Thursday , June 20 2024
By the hand of the angel of darkness, tragedy strikes.

TV Review: General Hospital: Night Shift – “Mother’s Day”

After a quick recap of last week’s Night Shift, we were deep in the drama and action as the singular focus of the hospital seemed to be saving Stacy and her baby from the stalled elevator.

Last week, HIV positive expectant mother Stacy Sloan found herself trapped on a broken elevator with janitor Jason Morgan and his sidekick, lord of cyberspace, Spinelli. Dr. Robin Scorpio, who is also HIV positive and had formed a bond with Stacy, was letting her personal attachment to the woman cloud her judgment, snapping at all of her colleagues, her boyfriend, and baby-phobic Patrick Drake the most, though I could hardly blame her. Hiding behind professional detachment, Patrick worked hard to distance himself from the crisis completely, a particularly brutal slap to Robin who was so invested.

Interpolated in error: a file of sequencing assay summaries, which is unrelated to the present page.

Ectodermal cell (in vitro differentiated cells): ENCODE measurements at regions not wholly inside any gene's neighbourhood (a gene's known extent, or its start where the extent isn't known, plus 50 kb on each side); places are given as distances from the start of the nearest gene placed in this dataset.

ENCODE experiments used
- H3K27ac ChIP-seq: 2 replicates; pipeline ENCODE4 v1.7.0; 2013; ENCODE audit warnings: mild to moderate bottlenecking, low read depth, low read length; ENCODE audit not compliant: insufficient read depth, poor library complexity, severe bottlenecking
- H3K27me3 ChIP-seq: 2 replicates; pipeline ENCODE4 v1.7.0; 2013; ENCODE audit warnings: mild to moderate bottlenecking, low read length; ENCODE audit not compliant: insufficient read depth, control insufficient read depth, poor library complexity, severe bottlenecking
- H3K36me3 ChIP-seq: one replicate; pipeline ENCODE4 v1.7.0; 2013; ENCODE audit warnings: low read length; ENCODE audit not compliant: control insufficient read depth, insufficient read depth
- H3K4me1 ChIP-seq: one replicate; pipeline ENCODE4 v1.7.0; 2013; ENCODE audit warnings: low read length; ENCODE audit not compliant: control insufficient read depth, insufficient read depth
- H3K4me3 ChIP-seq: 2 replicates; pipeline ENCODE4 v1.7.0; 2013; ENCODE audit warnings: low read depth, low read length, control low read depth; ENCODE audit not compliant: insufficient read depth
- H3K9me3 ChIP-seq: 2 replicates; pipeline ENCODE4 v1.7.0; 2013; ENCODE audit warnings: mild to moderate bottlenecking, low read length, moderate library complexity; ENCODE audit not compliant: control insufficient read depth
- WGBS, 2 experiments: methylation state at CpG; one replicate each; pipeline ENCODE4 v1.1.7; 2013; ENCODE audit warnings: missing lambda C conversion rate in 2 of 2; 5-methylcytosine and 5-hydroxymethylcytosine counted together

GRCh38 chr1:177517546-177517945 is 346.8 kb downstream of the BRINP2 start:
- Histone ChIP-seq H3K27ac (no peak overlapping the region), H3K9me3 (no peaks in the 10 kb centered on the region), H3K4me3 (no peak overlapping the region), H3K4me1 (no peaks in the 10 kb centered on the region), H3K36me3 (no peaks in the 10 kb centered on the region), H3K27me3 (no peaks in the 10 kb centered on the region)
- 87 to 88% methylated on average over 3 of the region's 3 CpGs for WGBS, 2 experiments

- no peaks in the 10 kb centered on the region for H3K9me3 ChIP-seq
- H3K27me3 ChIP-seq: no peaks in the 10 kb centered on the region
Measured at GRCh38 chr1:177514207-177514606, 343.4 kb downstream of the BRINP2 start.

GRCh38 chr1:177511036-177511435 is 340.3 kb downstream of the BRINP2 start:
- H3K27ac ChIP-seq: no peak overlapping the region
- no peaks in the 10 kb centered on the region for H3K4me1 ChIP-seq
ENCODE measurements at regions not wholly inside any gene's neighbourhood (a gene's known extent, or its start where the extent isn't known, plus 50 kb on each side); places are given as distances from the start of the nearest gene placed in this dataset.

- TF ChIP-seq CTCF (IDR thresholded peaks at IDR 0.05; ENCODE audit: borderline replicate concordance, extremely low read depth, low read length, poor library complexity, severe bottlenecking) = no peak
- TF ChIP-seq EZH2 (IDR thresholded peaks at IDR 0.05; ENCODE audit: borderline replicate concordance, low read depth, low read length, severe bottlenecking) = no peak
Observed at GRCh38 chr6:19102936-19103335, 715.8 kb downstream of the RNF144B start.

This episode opened with more of the framed flashback. We saw Dr Lee explaining to chief of staff Dr. Ford and the hospital attorney that Stacy had always planned to have a Caesarean section to minimize the risk of blood on blood contact with her child. We were then taken to the elevator car where Jason was giving the baby mouth-to-mouth, encouraging her to breathe. Soon, the infant’s cries filled the elevator and their attention was redirected back to Stacy, still unconscious and bleeding.

Jason handed the baby to a reluctant Spinelli and asked him to keep reading from the website; he needed to finish the procedure. Though he removed the placenta and pinched off his incision sites the bleeding wasn’t stopping, and the blood was everywhere.

Toussaint and Stan continued to work on fixing the electrical panel so they could get the elevator doors open, but both were buckling under the pressure. Toussaint, who was sure the mishap was not accidental, was especially upset.